The original post/story is below, but some readers have already emailed about where we are taking our official “fog readings” from. Actually, the first couple of days of the month I looked via the cams at all of the resort locations and only Omni Homestead in Hot Springs, VA exhibited any fog. The last couple of mornings it has been foggy here at the office in beautiful downtown, no-snow, Foscoe. Traditionally, the old Mast General Store has done the old bean jar where for every morning that they witness fog in the valle, they add a jelly bean to the jar. Every time it snows in the winter, they take one out. Over the years it has been uncanny how many times the number was spot on.
I’m not certain that some old farmer wasn’t bored out of his gourd one winter a few hundred years back and he sat around and did the math and figured that foggy days within any month could be equal to the number of snowfalls in any given year.
I have a sister-in-law that can recite a natural cure for just about anything that ails you, so more than likely some old, wise farmer just started sharing his own brand of wisdom to anyone who would listen and his message of two hundred years ago went viral and here we are in a more technologically advanced age still sharing his pearls of wisdom.
Regardless of how it all began – the fact remains that we’ve been tracking foggy mornings in August ever since we started this little corner of the internet almost 22 years ago. In that time, we have been amazed at how often the number of foggy mornings in August turn out to be the exact number of snowfalls we have in that winter.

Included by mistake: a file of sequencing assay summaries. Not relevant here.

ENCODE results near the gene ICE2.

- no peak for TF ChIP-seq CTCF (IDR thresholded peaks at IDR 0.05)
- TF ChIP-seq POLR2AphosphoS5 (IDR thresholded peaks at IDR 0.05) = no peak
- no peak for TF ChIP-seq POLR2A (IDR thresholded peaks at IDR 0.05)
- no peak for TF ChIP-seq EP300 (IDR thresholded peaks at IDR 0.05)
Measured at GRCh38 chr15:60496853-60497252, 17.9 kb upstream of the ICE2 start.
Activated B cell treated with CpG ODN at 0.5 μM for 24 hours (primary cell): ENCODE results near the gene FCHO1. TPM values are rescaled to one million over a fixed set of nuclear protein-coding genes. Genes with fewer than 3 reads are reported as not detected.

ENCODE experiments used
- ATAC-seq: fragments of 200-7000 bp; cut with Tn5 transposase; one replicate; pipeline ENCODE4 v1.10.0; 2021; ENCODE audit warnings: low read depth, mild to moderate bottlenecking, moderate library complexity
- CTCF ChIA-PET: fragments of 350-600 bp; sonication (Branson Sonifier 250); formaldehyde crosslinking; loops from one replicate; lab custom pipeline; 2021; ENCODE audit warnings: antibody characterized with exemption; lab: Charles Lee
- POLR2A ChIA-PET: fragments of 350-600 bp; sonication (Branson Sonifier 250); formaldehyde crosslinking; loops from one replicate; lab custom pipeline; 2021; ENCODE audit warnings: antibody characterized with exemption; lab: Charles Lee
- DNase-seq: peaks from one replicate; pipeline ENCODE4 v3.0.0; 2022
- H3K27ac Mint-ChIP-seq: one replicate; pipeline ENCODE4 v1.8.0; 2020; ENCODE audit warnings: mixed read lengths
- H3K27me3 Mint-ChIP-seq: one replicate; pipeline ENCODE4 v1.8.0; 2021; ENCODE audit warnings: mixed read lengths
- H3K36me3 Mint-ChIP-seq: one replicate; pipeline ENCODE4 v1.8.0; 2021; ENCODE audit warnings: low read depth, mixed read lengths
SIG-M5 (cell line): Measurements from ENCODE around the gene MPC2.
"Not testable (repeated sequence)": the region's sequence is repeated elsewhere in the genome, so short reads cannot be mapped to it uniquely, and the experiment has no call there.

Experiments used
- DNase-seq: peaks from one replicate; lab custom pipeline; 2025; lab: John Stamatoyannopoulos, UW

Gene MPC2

I was talking with a friend about this in mid-July because July was a particularly humid month and it felt like every morning at the lake was foggy until the mid-morning sun baked the skies clear. As he and I spent way too much time analyzing that phenomenon he turned and said, “You know it’s actually kind of odd that we look so forward to seeing fog in August because during the winter we look at fog as a plague”.
He’s correct. Fog is the biggest snow killer every winter. Resorts spend so much money making snow and nothing destroys those corduroy sensations like a dense fog. However, here we are in August when fog is our friend.
We will also start gearing up and hearing from resort ops across the region and we’ll begin sharing “What’s New” and we also thought that we’d revisit some of the history and unique stories about and from each ski area. So stay tuned….
Feel free to email me at [email protected]